O’Donnell later went back to his hometown of Portland and was active in the Oregon Historical Society. He died in March 2001. When he became ill, he was told that the Iranian American community in Portland wanted to honor him by dedicating a plaque in his name. He first hesitated but then he accepted the gesture and said that they can write the following on it: “He was a friend of the Persians.” The plaque now adorns a park near the small apartment where he lived. Terence O’Donnell was an American who loved Iran and the Iranian people until the very end.


Recently by Fariba AminiCommentsDate
Forgotten Captive
Nov 27, 2012
The Bride and the Dowry
Nov 27, 2012
Enemy Number One?
Sep 07, 2012
more from Fariba Amini

Den of Espionage!

by Watchdog (not verified) on

I am rather intrigued by Mr. Limbert's timing of 'volunteering to go to Tehran" to join the embassy there! This goes to prove a suspicion I had from the first day of the 'hostage crisis' in Tehran.

What needs to be asked of Mr. Limbert is the real reason of his mission to Tehran, rather than 'Khariat' as he pretends it to be while trying to pull wool over our eyes. The fact is that Mr Limbert and many others like him were on a mission from the republican party to create a 'situation' to weaken and discredit Jimmy Carter's Administration. The fact is that 'the mob' attempted to take over the embassy a few days earlier, but it was too dangerous for Khomeini-US republicans secret alliance, so on direct order from Khomeini they were dispersed by force. However, to protect their secret and provide these spies with protection they needed to achieve their objectives and complete their unfinished plots, the mullahs with the advise from their American Masters orchestrated the second takeover on the 4th of November this time by select group of students, the so called 'followers of Imam's path'. Several time khomeini refered to the embassy as 'the den of espionage', and he really meant it, except he didn't clarify who were they spying for?! As the events turned out, Jimmy lost the election, and the so-called spies were released just as the new republican president was entering the White House. What a coincidence! Only gullible Americans could believe such stupid scenario!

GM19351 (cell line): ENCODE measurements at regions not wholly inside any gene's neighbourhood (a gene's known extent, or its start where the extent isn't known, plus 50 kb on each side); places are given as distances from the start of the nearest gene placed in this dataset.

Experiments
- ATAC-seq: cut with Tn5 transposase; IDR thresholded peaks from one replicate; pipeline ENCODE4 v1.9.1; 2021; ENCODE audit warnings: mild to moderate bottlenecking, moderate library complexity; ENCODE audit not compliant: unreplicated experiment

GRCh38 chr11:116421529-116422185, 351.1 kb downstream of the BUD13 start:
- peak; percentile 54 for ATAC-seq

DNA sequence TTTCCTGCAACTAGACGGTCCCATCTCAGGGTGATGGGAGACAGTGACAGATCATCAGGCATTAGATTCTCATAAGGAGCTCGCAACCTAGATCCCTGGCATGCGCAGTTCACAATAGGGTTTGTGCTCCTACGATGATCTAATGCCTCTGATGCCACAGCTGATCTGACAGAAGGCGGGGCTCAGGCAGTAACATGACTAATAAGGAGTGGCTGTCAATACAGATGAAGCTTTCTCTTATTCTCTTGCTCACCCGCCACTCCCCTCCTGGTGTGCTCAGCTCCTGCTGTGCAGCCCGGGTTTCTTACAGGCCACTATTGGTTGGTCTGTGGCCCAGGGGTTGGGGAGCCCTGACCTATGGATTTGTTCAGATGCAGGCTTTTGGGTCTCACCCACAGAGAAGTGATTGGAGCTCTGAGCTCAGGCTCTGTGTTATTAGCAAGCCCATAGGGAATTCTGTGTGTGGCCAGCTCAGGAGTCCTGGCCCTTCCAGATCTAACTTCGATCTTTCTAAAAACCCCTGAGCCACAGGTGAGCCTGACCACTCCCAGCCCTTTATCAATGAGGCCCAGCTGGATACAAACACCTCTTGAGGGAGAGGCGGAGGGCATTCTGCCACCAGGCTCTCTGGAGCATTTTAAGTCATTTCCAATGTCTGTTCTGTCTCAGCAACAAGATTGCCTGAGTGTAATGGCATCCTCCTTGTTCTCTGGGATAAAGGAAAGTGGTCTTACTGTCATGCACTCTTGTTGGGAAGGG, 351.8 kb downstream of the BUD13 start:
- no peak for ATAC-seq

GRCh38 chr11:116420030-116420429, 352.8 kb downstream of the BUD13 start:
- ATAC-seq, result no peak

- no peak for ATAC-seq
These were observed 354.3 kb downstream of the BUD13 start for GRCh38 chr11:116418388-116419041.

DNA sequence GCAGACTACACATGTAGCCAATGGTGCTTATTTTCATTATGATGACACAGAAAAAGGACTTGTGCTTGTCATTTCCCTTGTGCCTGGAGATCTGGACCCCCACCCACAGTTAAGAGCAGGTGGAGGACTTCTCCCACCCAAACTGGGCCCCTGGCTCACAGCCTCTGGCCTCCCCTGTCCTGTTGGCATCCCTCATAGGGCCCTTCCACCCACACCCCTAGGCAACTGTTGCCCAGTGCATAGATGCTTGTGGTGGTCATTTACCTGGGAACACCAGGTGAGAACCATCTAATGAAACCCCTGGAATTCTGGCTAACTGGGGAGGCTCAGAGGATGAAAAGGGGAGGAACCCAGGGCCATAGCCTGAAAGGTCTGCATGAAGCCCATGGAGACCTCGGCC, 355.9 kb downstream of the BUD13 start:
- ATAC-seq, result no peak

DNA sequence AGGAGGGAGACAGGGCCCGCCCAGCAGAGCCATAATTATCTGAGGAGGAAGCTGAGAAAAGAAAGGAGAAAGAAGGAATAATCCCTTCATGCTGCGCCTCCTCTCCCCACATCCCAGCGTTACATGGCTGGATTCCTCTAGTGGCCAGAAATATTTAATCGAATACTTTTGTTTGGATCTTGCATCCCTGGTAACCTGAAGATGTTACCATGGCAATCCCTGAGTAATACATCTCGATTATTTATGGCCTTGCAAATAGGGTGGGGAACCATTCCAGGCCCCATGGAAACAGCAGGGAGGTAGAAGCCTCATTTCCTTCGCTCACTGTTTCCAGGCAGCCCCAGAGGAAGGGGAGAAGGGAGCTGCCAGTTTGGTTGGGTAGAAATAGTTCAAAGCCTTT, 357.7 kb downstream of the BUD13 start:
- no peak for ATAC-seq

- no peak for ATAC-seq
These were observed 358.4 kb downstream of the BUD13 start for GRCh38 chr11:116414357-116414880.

As the turn of the events revealed, during the entire period of Regan-Bush senior administration,nor during Bush-junior's 8 years, no real attempt was made to topple the Mullatariat regime despite the "jang-e Zargari" they waged on both sides. And Clinton sadly was too busy with his Cuban cigars... and missed golden opportunities.

So Mr. Limbert better come clean and be brave and tell us honestly if this was not your real mission in Tehran then what was?

What makes me feel really bitter is that these guys have no respect or feelings for the lives they destroyed to achieve their objectives. Mr. Limbert and his fellow- spies in embassy will face the international court of justice (I hope soon) to answer for their despicable acts of sending millions of respectable Iranians to exile, and wasting the lives of hundreds of thousands of our brave sons is battle fields of futile war with Iraq.